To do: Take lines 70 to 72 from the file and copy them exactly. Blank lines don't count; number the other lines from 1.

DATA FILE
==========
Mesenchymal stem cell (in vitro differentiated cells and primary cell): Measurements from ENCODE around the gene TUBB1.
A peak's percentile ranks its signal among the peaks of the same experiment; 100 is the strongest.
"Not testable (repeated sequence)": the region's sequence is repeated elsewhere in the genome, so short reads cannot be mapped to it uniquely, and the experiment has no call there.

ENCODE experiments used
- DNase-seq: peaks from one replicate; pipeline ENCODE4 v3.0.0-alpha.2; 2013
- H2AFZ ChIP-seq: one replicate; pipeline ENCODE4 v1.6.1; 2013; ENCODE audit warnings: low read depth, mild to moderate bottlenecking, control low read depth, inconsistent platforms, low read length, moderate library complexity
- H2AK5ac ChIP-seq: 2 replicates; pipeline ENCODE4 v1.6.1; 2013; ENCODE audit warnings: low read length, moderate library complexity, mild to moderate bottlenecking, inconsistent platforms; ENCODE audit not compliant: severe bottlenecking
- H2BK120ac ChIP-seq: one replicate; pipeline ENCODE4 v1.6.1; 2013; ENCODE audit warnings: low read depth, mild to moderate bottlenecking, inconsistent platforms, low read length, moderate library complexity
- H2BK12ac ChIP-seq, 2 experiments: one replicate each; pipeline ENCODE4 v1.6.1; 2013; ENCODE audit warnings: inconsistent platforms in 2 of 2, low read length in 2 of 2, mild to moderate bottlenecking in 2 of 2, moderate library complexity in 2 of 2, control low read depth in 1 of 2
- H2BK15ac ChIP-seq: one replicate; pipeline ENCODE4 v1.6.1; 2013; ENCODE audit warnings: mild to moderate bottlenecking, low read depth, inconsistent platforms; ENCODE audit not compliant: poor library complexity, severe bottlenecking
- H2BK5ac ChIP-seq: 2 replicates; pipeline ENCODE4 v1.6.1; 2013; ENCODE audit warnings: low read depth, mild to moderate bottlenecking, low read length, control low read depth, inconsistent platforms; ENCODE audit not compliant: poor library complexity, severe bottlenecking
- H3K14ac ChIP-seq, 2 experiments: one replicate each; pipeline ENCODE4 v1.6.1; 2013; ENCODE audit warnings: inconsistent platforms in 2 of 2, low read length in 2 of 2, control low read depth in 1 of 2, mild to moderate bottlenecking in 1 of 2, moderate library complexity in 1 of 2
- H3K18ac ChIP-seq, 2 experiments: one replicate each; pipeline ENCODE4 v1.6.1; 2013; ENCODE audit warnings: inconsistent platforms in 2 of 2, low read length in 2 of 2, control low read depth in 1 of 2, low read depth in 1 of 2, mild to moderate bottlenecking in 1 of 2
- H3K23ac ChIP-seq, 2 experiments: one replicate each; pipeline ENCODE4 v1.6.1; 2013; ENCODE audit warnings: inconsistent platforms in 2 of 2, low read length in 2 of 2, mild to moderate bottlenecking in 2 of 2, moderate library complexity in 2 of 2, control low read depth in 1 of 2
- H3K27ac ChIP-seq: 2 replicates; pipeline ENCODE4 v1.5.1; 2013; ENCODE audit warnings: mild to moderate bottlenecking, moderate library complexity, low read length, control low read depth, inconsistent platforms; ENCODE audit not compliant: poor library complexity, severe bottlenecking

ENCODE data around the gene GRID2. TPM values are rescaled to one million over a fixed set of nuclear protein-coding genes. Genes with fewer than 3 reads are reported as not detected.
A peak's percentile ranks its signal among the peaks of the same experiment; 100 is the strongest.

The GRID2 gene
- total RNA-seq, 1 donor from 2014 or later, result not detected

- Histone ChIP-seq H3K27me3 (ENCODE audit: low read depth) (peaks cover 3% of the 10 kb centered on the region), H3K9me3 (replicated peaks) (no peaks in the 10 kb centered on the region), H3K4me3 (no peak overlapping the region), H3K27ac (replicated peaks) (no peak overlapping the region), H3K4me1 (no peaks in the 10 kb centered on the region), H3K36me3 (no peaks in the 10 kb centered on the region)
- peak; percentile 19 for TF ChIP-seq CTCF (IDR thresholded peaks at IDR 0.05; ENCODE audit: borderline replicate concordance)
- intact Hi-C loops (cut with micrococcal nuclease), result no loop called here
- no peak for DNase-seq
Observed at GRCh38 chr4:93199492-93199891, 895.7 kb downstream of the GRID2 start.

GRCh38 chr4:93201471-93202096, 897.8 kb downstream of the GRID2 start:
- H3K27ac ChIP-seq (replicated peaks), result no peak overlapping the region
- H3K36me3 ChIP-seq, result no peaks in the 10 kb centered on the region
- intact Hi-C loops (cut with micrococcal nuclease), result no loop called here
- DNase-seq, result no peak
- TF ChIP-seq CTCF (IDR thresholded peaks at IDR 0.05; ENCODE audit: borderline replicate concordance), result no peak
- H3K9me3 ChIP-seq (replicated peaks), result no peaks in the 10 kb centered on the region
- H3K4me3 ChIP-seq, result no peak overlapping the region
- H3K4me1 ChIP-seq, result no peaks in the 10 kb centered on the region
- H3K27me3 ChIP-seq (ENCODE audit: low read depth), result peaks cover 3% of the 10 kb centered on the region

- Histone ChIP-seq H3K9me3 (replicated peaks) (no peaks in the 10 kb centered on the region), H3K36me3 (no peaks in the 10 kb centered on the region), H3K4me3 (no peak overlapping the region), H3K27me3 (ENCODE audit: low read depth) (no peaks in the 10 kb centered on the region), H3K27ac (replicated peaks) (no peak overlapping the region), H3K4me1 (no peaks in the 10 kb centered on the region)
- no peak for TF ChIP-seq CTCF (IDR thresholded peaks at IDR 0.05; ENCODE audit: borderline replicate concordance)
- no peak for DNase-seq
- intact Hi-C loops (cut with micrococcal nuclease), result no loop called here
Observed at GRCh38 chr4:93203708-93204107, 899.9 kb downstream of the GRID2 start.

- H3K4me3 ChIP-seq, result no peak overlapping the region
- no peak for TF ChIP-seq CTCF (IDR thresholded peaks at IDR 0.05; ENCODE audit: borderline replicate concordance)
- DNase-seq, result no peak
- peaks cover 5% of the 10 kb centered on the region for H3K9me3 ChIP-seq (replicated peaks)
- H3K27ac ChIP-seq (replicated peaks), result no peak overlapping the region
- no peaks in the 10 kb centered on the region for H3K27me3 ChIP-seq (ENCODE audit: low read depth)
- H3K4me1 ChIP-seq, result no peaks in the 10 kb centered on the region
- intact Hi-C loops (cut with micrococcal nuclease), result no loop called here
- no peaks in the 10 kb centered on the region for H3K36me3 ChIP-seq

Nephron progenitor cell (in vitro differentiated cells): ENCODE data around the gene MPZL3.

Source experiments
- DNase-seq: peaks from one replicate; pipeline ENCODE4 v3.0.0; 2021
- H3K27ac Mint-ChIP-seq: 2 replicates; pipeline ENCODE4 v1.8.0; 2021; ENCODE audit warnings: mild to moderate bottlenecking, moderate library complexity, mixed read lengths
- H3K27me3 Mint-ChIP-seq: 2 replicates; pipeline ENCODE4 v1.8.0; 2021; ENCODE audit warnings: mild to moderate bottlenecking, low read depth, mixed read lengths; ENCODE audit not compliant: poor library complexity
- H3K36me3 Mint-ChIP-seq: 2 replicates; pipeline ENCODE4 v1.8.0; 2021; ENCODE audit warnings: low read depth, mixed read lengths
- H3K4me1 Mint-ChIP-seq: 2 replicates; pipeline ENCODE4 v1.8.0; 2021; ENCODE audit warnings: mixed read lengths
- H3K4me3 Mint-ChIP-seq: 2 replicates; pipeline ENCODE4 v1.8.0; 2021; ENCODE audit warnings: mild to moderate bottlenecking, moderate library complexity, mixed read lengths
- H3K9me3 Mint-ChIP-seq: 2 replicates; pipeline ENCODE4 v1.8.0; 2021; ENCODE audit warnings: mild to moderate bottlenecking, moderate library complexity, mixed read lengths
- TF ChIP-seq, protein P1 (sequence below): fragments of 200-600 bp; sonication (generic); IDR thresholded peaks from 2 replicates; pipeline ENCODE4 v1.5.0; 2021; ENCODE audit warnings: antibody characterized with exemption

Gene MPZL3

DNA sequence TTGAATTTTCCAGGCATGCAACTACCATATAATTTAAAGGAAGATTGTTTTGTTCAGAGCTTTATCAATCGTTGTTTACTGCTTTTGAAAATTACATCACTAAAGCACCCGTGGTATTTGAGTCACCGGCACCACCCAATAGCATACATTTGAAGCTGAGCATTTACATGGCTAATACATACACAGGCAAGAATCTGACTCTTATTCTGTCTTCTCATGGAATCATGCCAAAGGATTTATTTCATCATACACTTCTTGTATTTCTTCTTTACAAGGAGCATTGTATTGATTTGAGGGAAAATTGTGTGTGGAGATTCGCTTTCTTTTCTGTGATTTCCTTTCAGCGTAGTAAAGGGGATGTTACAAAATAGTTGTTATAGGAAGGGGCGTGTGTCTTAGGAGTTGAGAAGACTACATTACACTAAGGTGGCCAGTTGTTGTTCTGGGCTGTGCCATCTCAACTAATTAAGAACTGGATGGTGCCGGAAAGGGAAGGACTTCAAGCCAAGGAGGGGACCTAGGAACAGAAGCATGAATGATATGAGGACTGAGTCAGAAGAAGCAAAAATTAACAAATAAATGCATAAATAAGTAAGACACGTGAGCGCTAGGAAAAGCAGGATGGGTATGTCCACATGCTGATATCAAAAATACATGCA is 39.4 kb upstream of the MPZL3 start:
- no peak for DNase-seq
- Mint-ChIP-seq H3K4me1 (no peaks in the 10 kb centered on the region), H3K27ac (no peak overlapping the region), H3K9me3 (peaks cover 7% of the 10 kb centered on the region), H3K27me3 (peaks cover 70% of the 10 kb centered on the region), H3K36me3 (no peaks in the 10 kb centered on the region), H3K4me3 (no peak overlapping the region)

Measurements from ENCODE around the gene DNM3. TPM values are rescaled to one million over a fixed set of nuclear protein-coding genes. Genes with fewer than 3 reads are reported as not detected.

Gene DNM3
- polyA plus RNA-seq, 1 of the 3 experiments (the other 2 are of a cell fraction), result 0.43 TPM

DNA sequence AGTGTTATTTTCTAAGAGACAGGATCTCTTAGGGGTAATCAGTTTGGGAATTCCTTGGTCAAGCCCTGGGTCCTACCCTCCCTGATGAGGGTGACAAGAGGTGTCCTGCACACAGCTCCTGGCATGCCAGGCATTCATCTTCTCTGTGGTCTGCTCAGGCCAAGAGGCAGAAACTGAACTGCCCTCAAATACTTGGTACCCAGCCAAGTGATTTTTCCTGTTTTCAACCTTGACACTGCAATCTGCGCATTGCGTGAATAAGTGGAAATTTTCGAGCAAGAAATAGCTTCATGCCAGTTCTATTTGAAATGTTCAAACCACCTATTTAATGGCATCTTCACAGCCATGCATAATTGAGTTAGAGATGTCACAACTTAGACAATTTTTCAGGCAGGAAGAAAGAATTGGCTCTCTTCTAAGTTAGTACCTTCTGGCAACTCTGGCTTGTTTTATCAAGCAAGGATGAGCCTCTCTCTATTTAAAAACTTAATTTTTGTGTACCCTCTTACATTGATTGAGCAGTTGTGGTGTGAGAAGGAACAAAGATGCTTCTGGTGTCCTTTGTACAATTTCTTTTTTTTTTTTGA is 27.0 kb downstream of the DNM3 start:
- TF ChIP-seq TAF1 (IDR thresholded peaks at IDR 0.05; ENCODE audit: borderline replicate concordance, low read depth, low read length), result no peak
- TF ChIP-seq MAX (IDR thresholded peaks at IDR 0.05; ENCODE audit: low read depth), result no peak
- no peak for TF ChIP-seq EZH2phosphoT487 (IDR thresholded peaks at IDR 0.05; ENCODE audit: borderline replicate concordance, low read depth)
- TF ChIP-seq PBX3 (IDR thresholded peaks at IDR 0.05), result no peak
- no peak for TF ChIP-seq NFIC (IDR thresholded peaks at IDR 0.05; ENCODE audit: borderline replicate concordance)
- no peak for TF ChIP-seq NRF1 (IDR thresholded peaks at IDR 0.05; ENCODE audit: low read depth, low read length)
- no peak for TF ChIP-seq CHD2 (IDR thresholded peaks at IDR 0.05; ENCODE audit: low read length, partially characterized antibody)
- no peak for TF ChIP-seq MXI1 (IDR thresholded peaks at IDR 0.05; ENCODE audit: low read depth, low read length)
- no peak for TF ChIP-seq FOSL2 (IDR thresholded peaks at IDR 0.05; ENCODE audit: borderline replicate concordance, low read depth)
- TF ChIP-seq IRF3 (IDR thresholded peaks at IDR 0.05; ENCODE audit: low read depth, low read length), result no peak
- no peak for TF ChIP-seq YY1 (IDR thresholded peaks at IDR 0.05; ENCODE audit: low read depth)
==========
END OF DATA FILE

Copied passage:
- TF ChIP-seq PBX3 (IDR thresholded peaks at IDR 0.05), result no peak
- no peak for TF ChIP-seq NFIC (IDR thresholded peaks at IDR 0.05; ENCODE audit: borderline replicate concordance)
- no peak for TF ChIP-seq NRF1 (IDR thresholded peaks at IDR 0.05; ENCODE audit: low read depth, low read length)